The Most Head-Scratching Demon Lords in D&D


Demon lords in Dungeons & Dragons are the ultimate embodiments of evil in the multiverse. They each rule at least one layer of the Abyss, which is where the evilest of evil spirits go after they pass on. These include monsters like Baphomet, the prince of beasts, Dagon, the ruler of monsters of the deep, and Graz’zt, the patron of tyrants and despots. Then…there are these guys.

Like the Roman pantheon, which had dozens of mundane gods, D&D has a demon lord for just about everything. Did you know that mushrooms and mucus could be inherently evil? Well, they can in D&D. Then again, this is a game that literally has monsters that disguise themselves as floors, so you shouldn’t be that surprised.

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Getting Villainous: Suicide Squad as an RPG Campaign

Suicide Squad

Running an RPG with evil characters tends to be difficult. While it’s perfectly possible for players to create complex evil characters (and I’ve seen it done at my table before), they just as frequently interpret the “E” in their alignment block as a reason to maim and kill every NPC they come across.

The Pathfinder RPG is trying its hand at an evil game with the release of the Hell’s Vengeance adventure path that kicks off this month. Personally, the next time I run a game with evil PCs, I’ll probably hit my comics collection for inspiration. Specifically, the John Ostrander-written Suicide Squad title that launched in 1987 is one of the best examples of a story that made the audience cheer for the bad guys.

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Pathfinder: City of Secrets #1

City of Secrets #1

Following the conclusion of its first volume, the Pathfinder comic series went on a six-month hiatus. Then it returned in new, relaunched glory as Pathfinder: City of Secrets. The book reemerged with Leandro Oliveira providing better art than ever before and Jim Zub and his stable of fantasy RPG tropes returning to writing duties.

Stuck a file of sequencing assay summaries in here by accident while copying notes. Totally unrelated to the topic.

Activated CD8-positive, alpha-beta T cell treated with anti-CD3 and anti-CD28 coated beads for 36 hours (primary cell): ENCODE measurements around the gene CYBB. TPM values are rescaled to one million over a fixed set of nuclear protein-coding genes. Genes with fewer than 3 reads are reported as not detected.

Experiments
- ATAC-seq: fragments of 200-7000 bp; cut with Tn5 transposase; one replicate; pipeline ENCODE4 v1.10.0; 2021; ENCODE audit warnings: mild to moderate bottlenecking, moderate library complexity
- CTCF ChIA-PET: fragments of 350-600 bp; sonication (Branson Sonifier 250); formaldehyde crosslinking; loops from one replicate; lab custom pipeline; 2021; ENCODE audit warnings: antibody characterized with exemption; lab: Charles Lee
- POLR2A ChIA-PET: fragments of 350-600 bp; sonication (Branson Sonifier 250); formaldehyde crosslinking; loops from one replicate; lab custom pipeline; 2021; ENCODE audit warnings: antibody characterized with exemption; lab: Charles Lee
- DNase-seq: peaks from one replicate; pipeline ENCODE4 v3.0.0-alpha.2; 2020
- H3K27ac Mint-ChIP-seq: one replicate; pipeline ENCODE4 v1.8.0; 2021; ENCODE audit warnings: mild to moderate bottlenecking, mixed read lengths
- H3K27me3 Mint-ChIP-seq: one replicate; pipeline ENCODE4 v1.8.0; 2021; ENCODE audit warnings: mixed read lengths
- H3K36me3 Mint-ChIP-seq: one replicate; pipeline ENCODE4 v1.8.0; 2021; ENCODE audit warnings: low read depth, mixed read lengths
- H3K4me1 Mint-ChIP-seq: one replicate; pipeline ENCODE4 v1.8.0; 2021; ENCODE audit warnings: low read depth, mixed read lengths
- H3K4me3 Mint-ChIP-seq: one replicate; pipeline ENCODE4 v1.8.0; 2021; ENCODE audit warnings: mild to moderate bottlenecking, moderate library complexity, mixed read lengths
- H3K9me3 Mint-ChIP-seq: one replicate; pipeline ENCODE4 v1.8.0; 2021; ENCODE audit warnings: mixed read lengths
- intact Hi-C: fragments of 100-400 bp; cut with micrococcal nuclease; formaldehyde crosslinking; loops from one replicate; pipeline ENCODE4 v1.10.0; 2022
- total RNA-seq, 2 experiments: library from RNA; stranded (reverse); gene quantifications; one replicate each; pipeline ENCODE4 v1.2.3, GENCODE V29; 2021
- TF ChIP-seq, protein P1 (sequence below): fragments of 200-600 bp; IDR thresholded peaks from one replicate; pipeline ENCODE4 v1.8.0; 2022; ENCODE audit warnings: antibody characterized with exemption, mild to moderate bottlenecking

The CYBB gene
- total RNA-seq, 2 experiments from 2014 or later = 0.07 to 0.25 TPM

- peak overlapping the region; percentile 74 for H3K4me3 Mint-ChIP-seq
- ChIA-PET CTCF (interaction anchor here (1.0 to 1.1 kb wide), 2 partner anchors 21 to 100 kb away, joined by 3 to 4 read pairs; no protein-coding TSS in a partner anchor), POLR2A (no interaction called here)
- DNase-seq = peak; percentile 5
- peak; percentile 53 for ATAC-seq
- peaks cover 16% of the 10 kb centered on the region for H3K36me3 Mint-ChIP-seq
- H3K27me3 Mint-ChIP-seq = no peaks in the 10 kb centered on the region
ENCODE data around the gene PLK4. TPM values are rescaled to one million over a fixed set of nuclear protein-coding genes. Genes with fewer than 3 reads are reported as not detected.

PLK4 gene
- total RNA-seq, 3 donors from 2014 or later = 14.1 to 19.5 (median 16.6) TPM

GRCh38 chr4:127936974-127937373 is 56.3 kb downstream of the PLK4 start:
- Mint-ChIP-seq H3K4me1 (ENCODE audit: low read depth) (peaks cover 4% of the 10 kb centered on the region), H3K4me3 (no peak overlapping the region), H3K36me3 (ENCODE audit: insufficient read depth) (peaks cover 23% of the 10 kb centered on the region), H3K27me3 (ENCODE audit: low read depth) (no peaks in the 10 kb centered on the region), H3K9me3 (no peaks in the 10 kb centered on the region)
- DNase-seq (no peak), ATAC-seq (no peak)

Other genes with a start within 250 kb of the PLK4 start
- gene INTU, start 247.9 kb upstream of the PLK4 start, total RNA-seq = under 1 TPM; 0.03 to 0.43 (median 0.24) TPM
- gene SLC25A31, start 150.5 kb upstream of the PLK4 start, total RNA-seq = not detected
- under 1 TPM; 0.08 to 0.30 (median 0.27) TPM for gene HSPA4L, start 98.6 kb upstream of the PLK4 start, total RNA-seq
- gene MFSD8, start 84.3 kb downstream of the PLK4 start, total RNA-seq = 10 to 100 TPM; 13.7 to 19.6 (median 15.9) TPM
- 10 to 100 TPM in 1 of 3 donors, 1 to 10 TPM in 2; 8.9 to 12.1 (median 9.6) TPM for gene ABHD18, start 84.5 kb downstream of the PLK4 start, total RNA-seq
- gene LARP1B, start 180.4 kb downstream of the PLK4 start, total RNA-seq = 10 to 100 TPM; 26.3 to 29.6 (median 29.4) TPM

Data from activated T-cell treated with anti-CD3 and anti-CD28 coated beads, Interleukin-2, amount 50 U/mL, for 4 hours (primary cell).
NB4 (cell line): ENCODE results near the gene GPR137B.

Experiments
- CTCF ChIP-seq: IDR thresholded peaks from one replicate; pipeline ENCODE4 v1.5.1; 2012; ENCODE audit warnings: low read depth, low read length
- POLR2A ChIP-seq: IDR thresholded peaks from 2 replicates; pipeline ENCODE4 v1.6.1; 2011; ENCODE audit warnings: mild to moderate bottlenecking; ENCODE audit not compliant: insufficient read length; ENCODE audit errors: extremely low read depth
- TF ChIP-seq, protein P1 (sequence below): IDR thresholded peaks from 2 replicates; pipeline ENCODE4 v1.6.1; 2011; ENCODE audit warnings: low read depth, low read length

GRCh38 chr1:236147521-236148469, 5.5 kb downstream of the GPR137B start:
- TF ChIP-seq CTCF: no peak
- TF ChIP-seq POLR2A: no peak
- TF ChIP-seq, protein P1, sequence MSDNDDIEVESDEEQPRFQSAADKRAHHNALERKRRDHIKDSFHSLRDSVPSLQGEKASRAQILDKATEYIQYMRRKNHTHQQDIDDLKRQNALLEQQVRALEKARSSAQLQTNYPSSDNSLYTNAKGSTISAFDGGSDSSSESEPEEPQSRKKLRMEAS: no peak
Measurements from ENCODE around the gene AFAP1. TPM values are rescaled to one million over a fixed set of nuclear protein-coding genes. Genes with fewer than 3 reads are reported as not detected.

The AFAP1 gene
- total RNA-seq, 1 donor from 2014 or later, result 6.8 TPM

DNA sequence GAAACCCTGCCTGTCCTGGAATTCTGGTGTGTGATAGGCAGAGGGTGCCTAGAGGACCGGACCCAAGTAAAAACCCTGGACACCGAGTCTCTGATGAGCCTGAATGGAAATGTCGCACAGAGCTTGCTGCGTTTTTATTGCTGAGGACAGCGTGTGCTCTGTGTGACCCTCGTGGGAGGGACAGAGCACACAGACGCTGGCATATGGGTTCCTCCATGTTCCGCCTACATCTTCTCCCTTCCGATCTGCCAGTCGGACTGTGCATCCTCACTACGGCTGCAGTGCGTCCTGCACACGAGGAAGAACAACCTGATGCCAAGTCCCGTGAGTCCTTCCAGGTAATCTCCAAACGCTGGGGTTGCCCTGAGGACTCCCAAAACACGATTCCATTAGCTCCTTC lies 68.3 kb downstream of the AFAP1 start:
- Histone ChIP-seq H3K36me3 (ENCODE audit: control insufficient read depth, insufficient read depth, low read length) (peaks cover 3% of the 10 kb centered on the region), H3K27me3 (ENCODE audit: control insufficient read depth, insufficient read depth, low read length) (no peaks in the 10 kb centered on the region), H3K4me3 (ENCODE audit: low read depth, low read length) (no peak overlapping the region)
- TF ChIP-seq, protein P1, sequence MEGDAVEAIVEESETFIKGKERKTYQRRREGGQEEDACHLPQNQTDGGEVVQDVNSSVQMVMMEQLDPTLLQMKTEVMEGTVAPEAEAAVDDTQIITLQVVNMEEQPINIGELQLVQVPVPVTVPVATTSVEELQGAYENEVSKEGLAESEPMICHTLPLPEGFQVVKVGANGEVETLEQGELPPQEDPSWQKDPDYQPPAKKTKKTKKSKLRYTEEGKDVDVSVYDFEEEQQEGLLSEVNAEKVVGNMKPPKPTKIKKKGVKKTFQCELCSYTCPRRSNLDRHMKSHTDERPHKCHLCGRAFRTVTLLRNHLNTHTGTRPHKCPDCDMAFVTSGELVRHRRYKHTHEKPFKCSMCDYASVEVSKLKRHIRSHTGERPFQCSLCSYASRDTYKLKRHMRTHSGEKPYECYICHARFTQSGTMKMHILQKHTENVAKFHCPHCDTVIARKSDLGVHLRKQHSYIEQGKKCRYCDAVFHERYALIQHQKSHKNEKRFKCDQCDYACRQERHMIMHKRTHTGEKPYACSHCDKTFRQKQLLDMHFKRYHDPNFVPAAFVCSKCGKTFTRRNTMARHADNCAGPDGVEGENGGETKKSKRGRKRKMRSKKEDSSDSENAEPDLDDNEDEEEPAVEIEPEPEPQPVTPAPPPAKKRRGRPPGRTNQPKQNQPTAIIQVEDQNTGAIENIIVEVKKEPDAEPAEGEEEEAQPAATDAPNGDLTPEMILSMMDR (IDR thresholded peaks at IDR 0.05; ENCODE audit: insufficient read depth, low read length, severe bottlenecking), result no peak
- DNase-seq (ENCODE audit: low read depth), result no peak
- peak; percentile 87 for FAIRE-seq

I’m not a huge fan of the constant relaunches that dominate the comic book industry, but Dynamite handles it better than mainstream companies like Marvel and DC. Specifically, there feels like a reason the reboot is happening. The last volume focused on our heroes’ adventures around the small town of Sandpoint. Now with some experience under their belt, they’re off to a new city. That means a new environment, a new style of adventure, and thus a new volume. Yes, sales still drive the idea of a relaunch, but in this case it really feels like our heroes are embarking upon a new chapter of their lives.

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Dancing Half-Fiends and the Glory of Infinite Choices

Half-Fiend Minotaur

Easily my favorite part of tabletop RPGs is the fact that they have so much latitude and room for player agency. No matter how robust a computer game is, there are always a finite number of choices. Because tabletop RPGs rely on human adjudication, the possibilities are limitless…like that time the PCs in one of my games inspired a pair of half-fiends to become vaudeville stars.

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The 4 Most Awesomely Hilarious Monsters from Bestiary 4

Bestiary 4

One of the things I noticed in participating in the most recent season of RPG Superstar is that Pathfinder has some really good monsters in its later bestiaries. Typically, bestiaries get worse as they go on, but that doesn’t seem to be the case here.

My RPG Superstar entries dabbled with the grimple and the soulbound mannequin to great success, and both of those come from the Bestiary 4. That’s only scratching the surface – there’s a lot of goodness in there, such as the bodythief which draws inspiration from Invasion of the Body Snatchers to some truly mythic-level stuff like the Great Old Ones (better be able to make a Will save against DC 40 if you plan to stand within 300 feet of Cthulhu) and kaiju.

But all that awesomeness isn’t what I’m going to talk about today. This is a blog called Beer and Pretzels, and so I’m going to focus on the four monsters from Bestiary 4 that strike the right combination of hilarious and bizarre to make them go all the way around the scale to awesome.

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Delving into the Book of Erotic Fantasy: Wear Protection

The Book of Erotic Fantasy

Dungeons & Dragons 3rd edition introduced the Open Gaming License, which made huge chunks of the D&D rules open to third parties. It created thriving adventure lines, such as Dungeon Crawl Classics and even allowed the creation of competing games, such asPathfinder. But by far one of the most simultaneously awesome and horrible products that emerged as a result of this license is the Book of Erotic Fantasy.

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